“As we approach the 20th anniversary of Sony’s sponsorship of the Sony Open in Hawaii, it’s important to recognize the impact Sony has had on the tournament’s stability, success and growth since 1999,” said PGA TOUR Commissioner Jay Monahan. “We congratulate Sony for reaching this milestone in 2018 as one of our longest continuous tournament sponsors, and we thank them for extending this outstanding partnership for another four years.”

The tournament has been held at Waialae Country Club since its debut in 1965. In 1999, Friends of Hawaii Charities, Inc., became the host organization and Sony became title sponsor. The following year, The Harry and Jeanette Weinberg Foundation, Inc., became the Sony Open’s charity partner. Since 1999, approximately $17 million has been distributed to 350 Hawaii not-for-profit organizations. More than $1 million has been raised annually since 2005.

“Sony’s support of Hawaii’s PGA TOUR event will continue to be a conduit of blessing to thousands of individuals among Hawaii’s not-for-profit and tourism sectors, as it has for the past 20 years,” said Corbett Kalama, President, Friends of Hawaii Charities. “This generous sponsorship commitment of Sony Corporation and of charity partner The Harry & Jeanette Weinberg Foundation, Inc., coupled with the steadfast support of Waialae Country Club and over 1,500 world-class volunteers, is the recipe that makes Hawaii charities the biggest winners each year at the Sony Open.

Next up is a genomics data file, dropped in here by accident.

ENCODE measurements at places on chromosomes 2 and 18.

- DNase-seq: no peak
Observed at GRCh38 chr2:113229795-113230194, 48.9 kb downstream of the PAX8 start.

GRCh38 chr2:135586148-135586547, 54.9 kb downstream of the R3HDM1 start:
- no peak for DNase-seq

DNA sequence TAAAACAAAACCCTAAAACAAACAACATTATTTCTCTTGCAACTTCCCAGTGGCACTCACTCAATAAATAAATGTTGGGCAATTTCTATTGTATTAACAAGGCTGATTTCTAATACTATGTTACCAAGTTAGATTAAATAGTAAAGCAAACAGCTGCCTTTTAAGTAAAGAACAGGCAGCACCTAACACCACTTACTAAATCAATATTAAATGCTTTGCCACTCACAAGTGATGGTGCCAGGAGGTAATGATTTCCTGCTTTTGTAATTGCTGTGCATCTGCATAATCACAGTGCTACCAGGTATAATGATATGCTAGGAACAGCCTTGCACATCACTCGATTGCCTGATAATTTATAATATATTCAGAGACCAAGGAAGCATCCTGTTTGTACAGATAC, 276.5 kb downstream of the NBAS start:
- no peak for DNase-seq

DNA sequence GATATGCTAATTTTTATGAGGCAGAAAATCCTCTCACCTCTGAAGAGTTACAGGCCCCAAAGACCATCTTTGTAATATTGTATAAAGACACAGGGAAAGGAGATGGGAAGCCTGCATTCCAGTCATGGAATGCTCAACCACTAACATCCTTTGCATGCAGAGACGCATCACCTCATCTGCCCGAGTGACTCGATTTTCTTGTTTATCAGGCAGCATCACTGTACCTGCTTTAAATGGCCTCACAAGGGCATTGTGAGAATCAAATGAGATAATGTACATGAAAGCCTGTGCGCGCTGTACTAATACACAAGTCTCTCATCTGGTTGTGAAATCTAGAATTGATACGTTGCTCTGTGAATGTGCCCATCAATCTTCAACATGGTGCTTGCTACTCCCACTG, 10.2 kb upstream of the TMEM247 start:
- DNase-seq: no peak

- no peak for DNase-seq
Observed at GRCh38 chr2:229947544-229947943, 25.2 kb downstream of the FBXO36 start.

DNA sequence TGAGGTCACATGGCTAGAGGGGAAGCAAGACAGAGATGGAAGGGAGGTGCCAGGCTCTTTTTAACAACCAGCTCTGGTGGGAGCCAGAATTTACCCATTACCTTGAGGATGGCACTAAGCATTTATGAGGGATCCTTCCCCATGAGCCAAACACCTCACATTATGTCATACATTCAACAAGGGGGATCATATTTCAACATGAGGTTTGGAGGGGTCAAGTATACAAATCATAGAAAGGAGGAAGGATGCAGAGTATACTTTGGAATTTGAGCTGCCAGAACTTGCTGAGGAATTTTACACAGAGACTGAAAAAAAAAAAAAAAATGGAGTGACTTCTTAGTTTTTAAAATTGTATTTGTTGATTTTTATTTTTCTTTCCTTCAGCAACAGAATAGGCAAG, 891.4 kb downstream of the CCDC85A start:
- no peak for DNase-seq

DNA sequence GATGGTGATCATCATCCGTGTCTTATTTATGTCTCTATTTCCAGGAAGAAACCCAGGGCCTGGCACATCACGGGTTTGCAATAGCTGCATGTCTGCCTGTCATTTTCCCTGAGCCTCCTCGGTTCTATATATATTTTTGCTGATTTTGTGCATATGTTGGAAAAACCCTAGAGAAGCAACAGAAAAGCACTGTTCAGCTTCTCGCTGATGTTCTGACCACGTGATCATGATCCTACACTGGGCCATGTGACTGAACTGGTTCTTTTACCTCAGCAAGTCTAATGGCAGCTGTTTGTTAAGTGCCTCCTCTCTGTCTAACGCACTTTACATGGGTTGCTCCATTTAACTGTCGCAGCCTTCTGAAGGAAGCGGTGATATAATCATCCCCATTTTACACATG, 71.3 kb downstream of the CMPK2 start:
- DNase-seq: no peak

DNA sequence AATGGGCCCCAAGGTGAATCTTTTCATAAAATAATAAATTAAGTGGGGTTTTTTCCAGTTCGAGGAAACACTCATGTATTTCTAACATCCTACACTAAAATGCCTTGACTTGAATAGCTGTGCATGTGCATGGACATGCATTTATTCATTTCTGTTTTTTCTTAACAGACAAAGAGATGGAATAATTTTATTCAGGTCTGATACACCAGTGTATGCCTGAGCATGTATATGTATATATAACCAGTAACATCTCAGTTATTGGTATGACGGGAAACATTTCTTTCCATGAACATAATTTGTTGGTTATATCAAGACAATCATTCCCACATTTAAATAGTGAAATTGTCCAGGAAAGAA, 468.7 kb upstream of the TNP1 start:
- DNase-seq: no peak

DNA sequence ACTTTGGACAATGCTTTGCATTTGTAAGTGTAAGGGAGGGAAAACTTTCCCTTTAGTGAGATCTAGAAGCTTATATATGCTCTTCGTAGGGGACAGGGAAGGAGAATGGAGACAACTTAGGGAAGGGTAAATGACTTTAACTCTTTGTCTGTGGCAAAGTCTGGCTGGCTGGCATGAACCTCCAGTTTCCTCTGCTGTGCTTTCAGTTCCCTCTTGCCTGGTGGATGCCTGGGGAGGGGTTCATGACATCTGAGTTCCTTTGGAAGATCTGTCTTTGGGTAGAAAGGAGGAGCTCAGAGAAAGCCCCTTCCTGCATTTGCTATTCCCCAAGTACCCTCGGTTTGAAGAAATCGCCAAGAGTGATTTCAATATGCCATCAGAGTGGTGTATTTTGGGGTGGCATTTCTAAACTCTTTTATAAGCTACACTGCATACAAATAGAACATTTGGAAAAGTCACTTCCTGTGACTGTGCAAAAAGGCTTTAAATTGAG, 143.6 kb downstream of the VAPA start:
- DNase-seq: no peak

“Additionally, the valuable support of the State of Hawaii and Hawaii Tourism Authority for the Sony Open in Hawaii, gives the world a window into our tropical paradise during the winter months, ultimately benefitting the tourism industry,” Kalama continued. “Working together, we are committed to increasing annual charitable giving to over $1.2 million to support Hawaii’s children, women, elderly, and impoverished.”

The 2018 Sony Open in Hawaii will be held January 8-14 and will be televised on Golf Channel. Broadcast times are 7 p.m.-10:30 p.m. ET on Thursday, Friday and Saturday, and 6 p.m.-10 p.m. ET on Sunday.